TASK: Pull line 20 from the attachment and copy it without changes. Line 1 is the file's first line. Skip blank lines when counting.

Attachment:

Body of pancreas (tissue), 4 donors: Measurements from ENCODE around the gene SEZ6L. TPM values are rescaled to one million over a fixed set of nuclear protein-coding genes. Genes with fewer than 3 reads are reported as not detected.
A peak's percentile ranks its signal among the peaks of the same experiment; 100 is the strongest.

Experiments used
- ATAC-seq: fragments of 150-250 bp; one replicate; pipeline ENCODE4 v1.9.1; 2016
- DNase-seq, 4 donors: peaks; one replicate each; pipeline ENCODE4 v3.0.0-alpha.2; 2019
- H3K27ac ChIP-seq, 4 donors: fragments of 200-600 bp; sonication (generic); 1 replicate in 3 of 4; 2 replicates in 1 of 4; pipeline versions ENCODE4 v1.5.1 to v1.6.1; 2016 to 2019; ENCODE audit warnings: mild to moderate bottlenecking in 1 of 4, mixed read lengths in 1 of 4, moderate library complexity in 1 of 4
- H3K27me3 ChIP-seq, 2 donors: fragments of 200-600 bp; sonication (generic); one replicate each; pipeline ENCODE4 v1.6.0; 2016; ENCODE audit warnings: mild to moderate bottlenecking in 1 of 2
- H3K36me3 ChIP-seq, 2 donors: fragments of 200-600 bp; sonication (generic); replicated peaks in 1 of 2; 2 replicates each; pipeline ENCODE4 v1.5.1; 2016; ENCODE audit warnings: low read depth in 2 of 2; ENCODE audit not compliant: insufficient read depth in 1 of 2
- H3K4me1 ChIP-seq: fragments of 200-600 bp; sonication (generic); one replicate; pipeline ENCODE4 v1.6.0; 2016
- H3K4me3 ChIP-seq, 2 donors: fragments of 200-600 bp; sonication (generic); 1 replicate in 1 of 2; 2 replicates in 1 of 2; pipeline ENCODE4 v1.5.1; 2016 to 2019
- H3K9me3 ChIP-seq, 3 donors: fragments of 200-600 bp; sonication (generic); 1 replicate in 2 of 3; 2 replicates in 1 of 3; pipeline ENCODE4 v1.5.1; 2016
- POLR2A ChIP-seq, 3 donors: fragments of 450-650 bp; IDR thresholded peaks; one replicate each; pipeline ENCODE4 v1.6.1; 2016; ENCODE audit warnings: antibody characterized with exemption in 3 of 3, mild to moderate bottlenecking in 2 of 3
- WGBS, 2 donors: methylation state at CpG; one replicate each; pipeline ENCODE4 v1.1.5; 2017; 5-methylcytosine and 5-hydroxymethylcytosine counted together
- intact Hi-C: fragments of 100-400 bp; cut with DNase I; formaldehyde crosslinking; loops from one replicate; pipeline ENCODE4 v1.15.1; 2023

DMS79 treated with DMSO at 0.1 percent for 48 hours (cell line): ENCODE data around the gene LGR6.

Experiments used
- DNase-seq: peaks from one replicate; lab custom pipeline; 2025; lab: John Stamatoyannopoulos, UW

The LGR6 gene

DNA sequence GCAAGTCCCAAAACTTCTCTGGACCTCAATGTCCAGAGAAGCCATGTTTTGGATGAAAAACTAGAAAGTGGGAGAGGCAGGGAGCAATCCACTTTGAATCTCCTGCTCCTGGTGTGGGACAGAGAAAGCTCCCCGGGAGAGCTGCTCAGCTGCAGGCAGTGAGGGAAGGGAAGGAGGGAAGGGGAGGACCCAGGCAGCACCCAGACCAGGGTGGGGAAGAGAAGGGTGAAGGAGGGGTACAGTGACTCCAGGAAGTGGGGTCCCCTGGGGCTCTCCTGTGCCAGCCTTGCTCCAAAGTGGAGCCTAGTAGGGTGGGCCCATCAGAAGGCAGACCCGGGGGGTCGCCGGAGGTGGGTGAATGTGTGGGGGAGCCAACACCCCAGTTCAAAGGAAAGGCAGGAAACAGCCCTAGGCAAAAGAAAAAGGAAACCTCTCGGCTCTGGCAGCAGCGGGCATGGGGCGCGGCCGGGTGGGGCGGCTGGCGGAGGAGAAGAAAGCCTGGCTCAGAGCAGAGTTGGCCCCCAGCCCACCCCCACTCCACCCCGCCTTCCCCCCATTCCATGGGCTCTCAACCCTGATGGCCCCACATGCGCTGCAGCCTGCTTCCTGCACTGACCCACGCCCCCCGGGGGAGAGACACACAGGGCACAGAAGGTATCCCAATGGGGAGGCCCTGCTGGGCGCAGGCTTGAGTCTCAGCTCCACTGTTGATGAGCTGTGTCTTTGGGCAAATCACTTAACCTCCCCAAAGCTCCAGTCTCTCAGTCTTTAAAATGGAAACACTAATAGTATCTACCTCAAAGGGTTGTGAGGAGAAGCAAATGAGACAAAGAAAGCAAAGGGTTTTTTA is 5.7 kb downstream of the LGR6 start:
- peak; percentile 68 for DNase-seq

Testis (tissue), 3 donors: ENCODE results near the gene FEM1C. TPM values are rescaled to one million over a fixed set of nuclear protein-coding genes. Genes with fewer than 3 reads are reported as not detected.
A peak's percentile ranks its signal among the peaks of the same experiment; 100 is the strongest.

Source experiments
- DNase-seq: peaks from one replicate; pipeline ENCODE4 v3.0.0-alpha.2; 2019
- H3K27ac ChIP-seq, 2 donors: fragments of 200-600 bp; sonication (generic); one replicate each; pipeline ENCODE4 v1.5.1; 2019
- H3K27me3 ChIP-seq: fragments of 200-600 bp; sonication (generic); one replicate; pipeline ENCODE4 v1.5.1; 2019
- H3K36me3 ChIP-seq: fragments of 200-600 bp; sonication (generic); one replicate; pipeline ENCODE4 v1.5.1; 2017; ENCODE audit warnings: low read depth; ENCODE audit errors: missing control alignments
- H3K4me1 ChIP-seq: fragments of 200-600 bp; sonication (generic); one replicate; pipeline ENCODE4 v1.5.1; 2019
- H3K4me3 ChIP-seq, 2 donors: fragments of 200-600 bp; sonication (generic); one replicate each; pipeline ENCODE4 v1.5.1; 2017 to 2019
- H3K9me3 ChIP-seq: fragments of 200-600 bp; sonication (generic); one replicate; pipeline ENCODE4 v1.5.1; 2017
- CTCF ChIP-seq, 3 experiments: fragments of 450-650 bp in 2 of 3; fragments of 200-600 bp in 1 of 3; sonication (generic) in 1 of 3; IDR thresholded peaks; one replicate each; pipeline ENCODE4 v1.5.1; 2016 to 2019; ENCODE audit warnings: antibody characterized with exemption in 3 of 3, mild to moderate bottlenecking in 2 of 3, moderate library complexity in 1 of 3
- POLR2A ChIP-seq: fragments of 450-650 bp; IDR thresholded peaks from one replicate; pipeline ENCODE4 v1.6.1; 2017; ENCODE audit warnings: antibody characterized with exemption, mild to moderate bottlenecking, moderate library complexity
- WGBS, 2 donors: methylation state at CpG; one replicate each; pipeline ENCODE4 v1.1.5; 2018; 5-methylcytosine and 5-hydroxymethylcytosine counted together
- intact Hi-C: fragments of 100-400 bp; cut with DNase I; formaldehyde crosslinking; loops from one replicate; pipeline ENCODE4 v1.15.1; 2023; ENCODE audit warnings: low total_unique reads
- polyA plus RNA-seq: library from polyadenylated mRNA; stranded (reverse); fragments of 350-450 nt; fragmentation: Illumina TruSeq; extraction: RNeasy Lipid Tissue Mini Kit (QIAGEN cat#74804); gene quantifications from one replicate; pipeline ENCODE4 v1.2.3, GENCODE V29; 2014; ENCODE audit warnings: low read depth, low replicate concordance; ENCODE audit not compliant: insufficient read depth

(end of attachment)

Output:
- peak; percentile 68 for DNase-seq